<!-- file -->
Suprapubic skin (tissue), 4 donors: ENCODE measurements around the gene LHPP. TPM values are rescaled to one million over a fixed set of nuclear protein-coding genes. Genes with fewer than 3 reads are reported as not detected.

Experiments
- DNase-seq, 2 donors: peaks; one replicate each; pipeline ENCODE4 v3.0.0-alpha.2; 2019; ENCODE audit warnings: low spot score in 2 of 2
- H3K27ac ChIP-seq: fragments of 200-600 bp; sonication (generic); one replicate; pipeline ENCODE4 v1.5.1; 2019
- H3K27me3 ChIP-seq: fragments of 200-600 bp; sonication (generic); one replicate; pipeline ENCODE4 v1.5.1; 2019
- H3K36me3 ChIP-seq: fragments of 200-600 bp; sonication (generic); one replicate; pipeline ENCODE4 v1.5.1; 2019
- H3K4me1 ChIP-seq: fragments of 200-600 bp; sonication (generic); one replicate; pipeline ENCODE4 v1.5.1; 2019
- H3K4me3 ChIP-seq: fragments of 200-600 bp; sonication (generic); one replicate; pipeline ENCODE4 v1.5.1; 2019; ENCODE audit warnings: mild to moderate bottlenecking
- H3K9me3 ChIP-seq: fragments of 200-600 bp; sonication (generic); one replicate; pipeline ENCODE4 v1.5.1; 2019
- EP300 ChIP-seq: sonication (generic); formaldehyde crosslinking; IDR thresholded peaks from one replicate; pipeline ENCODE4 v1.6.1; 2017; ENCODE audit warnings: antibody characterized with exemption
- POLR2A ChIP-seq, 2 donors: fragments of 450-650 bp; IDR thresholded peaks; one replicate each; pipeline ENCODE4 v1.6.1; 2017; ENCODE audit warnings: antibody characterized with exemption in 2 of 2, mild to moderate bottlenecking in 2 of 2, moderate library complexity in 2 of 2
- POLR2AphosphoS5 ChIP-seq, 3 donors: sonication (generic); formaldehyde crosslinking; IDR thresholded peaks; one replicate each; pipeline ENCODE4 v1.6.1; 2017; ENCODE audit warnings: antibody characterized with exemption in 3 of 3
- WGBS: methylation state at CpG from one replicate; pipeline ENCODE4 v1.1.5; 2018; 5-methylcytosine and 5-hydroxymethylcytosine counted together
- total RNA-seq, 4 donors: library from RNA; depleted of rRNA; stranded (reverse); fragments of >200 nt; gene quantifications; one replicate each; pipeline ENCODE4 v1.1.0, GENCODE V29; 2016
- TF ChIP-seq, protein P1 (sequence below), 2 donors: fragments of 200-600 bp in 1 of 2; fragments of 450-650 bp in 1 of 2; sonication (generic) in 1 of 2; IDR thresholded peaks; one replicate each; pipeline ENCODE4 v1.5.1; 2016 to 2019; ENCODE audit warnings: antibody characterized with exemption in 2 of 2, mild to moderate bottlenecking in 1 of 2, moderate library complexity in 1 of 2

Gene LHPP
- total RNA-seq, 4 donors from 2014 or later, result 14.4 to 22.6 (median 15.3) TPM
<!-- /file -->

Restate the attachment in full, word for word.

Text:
Suprapubic skin (tissue), 4 donors: ENCODE measurements around the gene LHPP. TPM values are rescaled to one million over a fixed set of nuclear protein-coding genes. Genes with fewer than 3 reads are reported as not detected.

Experiments
- DNase-seq, 2 donors: peaks; one replicate each; pipeline ENCODE4 v3.0.0-alpha.2; 2019; ENCODE audit warnings: low spot score in 2 of 2
- H3K27ac ChIP-seq: fragments of 200-600 bp; sonication (generic); one replicate; pipeline ENCODE4 v1.5.1; 2019
- H3K27me3 ChIP-seq: fragments of 200-600 bp; sonication (generic); one replicate; pipeline ENCODE4 v1.5.1; 2019
- H3K36me3 ChIP-seq: fragments of 200-600 bp; sonication (generic); one replicate; pipeline ENCODE4 v1.5.1; 2019
- H3K4me1 ChIP-seq: fragments of 200-600 bp; sonication (generic); one replicate; pipeline ENCODE4 v1.5.1; 2019
- H3K4me3 ChIP-seq: fragments of 200-600 bp; sonication (generic); one replicate; pipeline ENCODE4 v1.5.1; 2019; ENCODE audit warnings: mild to moderate bottlenecking
- H3K9me3 ChIP-seq: fragments of 200-600 bp; sonication (generic); one replicate; pipeline ENCODE4 v1.5.1; 2019
- EP300 ChIP-seq: sonication (generic); formaldehyde crosslinking; IDR thresholded peaks from one replicate; pipeline ENCODE4 v1.6.1; 2017; ENCODE audit warnings: antibody characterized with exemption
- POLR2A ChIP-seq, 2 donors: fragments of 450-650 bp; IDR thresholded peaks; one replicate each; pipeline ENCODE4 v1.6.1; 2017; ENCODE audit warnings: antibody characterized with exemption in 2 of 2, mild to moderate bottlenecking in 2 of 2, moderate library complexity in 2 of 2
- POLR2AphosphoS5 ChIP-seq, 3 donors: sonication (generic); formaldehyde crosslinking; IDR thresholded peaks; one replicate each; pipeline ENCODE4 v1.6.1; 2017; ENCODE audit warnings: antibody characterized with exemption in 3 of 3
- WGBS: methylation state at CpG from one replicate; pipeline ENCODE4 v1.1.5; 2018; 5-methylcytosine and 5-hydroxymethylcytosine counted together
- total RNA-seq, 4 donors: library from RNA; depleted of rRNA; stranded (reverse); fragments of >200 nt; gene quantifications; one replicate each; pipeline ENCODE4 v1.1.0, GENCODE V29; 2016
- TF ChIP-seq, protein P1 (sequence below), 2 donors: fragments of 200-600 bp in 1 of 2; fragments of 450-650 bp in 1 of 2; sonication (generic) in 1 of 2; IDR thresholded peaks; one replicate each; pipeline ENCODE4 v1.5.1; 2016 to 2019; ENCODE audit warnings: antibody characterized with exemption in 2 of 2, mild to moderate bottlenecking in 1 of 2, moderate library complexity in 1 of 2

Gene LHPP
- total RNA-seq, 4 donors from 2014 or later, result 14.4 to 22.6 (median 15.3) TPM